- Dynamic pricing models versus prefixed prices will also contribute to maximized service renewals. For example, we are all familiar with the offering fluctuation when we take the train or book a flight, where prices are based on market demand and competitive prices. Without going into the pricing complexity of yield management, it might still be interesting to introduce some contextual parameters in pricing models which will end up in a dynamic charge. Take as example your Road Tolling charge which will fluctuate based on peak, off-peak period, location, the daily index of the air quality, or by the number of people in your car at the moment you cross the gate. Obviously, this requires for the criteria here to be metered in real-time.
- Product bundling – With the rise of subscriptions, companies across all industries have taken advantage of bundling related products and services. This not only increases the revenue per customer, but also builds customer loyalty and stickiness. Bundled services is one of the ways in which media companies have successfully survived the decline in ads and readership. In fact, The New York Time experienced double-digit subscription growth in Q4 2022 by bundling news with lifestyle products, such cooking, produce reviews, and sports.
Partner offerings: Related to bundling, you can include third-party partner applications, content, games, and new services such as installation and maintenance. This is especially valuable if you operate in a marketplace environment in which customers are seeking related products from multiple providers.
Flexible contracts: As consumers seek ways to decrease spend, give your customers the flexibility to pause or put their subscriptions on temporary hold and the ability to downsize their options. For your most loyal customers, you could offer favorable payment terms based on their needs.
Usage rights (entitlement): If you offer products to households, you may want to consider giving usage rights based on the user’s role. For example, teenage users have restricted access to specific content and only during specific hours and devices. Take the connected home services: you may also have warranty entitlements on your printer-as-a-service, or manage the entitlement of the embedded software in home-automation devices such as thermostat, water meter etc …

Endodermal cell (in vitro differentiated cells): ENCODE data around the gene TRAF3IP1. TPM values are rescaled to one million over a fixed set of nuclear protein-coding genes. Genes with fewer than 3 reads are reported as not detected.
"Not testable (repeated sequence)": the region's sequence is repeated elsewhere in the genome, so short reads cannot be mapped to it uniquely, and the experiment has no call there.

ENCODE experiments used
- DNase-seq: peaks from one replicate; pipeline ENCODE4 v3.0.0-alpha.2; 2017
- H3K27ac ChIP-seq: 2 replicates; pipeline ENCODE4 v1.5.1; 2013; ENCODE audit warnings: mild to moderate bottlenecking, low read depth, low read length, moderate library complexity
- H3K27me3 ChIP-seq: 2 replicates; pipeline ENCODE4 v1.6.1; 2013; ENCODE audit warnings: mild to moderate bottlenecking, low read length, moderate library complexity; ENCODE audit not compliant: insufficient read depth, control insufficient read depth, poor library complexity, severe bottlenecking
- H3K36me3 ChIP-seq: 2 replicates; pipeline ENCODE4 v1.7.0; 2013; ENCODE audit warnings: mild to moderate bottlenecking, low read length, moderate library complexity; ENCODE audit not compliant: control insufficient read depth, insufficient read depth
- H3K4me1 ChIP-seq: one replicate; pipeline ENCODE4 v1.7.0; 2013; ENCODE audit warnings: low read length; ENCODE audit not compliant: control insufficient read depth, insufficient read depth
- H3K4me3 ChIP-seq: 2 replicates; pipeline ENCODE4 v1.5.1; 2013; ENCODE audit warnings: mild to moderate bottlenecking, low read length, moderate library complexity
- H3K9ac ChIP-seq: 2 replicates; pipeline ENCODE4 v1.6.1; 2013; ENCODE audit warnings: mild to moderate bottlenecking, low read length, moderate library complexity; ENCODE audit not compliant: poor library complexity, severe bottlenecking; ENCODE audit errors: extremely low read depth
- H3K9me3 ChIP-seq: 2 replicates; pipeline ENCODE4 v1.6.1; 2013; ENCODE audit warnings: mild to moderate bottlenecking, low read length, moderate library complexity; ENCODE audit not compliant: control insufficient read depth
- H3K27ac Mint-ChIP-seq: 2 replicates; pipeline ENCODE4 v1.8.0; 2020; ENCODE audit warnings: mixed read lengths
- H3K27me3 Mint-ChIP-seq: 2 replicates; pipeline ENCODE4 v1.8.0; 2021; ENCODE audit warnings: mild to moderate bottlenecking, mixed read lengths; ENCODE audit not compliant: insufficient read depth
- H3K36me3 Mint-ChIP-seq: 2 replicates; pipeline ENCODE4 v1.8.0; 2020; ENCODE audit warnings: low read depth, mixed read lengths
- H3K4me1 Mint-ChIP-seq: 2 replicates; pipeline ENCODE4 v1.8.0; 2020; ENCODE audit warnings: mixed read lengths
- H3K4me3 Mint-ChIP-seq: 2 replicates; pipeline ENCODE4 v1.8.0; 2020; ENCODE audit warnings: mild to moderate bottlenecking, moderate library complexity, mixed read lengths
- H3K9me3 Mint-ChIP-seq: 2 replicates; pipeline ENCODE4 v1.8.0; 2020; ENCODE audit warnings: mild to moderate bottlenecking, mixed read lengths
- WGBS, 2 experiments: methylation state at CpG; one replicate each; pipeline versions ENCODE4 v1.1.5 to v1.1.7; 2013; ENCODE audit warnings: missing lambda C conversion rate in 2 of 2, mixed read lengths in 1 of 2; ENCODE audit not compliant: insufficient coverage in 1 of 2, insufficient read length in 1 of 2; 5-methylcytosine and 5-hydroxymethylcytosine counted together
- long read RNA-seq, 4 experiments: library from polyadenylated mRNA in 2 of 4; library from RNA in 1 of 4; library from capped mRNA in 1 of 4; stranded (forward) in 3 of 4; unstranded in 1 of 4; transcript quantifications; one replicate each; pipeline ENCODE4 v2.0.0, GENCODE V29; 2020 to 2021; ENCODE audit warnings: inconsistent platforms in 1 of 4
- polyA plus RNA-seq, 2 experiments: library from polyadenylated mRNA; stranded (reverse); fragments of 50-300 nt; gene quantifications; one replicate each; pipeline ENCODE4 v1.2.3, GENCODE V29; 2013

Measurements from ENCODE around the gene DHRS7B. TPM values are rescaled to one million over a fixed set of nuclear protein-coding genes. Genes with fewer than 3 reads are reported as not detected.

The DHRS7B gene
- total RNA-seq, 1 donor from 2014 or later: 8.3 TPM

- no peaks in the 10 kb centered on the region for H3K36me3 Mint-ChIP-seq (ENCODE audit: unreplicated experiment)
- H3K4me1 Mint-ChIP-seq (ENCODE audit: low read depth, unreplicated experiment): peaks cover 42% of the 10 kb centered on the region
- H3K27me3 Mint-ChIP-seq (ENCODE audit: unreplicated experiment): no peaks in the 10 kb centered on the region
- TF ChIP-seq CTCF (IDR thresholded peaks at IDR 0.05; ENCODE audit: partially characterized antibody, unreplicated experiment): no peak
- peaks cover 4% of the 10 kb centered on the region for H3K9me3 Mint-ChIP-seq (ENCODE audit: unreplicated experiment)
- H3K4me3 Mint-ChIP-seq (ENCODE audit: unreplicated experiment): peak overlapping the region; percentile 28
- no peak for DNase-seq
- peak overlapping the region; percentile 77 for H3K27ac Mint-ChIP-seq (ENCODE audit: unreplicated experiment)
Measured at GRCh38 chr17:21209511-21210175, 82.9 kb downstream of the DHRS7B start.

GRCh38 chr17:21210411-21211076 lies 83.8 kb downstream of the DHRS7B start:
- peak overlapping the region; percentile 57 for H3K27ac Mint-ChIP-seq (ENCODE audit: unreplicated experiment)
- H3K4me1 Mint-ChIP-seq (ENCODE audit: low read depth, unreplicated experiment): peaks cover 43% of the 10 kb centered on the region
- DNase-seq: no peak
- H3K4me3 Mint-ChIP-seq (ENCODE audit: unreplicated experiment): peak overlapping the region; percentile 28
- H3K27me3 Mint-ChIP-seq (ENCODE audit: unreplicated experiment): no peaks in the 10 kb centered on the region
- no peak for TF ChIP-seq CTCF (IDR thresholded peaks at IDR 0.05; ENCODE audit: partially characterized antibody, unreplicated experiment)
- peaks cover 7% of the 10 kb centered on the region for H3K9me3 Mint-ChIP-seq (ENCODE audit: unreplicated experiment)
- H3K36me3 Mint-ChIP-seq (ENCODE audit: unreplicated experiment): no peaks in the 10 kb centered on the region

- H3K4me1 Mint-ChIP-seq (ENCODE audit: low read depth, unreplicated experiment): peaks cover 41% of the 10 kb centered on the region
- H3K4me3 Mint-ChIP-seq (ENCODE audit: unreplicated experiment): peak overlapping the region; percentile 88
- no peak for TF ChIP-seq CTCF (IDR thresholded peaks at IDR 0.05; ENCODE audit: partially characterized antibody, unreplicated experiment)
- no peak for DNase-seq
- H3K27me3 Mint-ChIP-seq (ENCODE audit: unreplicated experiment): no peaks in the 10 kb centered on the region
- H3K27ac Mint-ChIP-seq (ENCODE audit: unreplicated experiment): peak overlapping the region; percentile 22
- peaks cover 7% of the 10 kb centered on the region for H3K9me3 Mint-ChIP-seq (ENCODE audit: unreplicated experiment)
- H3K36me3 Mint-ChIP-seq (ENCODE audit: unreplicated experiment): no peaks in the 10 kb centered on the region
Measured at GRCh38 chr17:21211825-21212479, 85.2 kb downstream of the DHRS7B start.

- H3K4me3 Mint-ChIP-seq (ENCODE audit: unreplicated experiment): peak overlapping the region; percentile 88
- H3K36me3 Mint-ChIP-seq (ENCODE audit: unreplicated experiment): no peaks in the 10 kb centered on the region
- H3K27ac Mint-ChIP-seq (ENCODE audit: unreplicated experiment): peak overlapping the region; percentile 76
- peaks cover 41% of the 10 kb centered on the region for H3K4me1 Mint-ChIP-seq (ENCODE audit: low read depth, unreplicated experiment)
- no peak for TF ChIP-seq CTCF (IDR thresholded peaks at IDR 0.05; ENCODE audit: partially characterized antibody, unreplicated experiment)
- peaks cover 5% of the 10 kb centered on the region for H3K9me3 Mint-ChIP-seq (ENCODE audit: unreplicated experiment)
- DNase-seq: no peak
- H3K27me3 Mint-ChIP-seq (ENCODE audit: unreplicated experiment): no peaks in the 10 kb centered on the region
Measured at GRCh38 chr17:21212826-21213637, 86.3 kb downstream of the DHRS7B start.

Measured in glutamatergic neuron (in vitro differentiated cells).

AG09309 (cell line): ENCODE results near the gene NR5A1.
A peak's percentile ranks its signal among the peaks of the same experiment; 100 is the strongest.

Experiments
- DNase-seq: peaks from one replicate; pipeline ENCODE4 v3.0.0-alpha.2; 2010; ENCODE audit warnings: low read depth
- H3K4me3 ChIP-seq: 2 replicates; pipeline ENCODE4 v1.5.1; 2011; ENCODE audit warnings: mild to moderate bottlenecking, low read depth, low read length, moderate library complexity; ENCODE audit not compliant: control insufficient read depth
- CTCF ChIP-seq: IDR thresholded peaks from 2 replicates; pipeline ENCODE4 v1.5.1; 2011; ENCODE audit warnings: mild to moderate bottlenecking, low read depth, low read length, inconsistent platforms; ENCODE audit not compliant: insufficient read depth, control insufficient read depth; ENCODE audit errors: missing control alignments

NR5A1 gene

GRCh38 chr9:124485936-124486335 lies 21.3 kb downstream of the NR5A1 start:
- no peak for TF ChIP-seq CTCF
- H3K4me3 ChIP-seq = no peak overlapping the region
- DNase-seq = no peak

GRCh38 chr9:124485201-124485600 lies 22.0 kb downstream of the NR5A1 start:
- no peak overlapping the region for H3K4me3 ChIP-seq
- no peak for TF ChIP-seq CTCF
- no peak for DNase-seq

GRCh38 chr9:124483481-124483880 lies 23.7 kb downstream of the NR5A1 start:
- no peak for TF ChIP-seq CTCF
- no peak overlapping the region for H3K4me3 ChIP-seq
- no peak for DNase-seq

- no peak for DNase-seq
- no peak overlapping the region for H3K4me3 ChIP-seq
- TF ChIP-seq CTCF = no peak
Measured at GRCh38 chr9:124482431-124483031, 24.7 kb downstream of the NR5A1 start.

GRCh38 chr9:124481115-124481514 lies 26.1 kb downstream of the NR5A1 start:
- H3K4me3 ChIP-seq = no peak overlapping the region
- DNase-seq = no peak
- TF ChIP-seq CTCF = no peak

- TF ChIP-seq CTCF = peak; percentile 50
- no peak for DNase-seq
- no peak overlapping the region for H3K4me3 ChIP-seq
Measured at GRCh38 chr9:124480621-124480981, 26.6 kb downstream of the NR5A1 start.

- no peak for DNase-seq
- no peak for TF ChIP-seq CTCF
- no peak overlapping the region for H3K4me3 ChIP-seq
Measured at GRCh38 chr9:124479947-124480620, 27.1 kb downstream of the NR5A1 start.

Replenishments: If your subscription includes ongoing replenishment of household items, such as coffee, shampoo, and cleaning supplies, you should give customers the flexibility to put the replenishment on hold or to change delivery frequencies.
As you look towards implementing ways to drive customer value, make sure your quote-to-cash process has the ability to support:
- Flexible pricing modeling and options, including recurring fees, usage-based pricing, dynamic pricing, and bundling of physical and digital offerings
- Real-time capture and cleaning of usage data coming from any source and format (e.g., IoT sensors, web, networks) and feeding into the billing engine
- Tracking and instant settlement of revenue-share arrangements with your partners
- Flexible contract management including changes, pauses, extensions, downsizing options, and tracking usage over the entire contract lifecycle
- Memberships and loyalty programs with rewards, rebates and promotions
- Capabilities to define and track any type of entitlements or usage rights that are driven to downstream processes like provisioning, fulfilment, license key creation and revenue recognition
- Seamless integration with processes for fulfilling products and services, and
- Scalability to handle high volumes of transactions especially usage models.
Building long-lasting relationships with your customers is the key to combat permacrisis and other unpredictable disruptive challenges for your business. Spend some time getting to know your customer better in order to modify your business model appropriately. For this, insights into customer consumption and financial data will be invaluable. By increasing the value delivered to your customers, you decrease churn while driving adoption for your subscription business.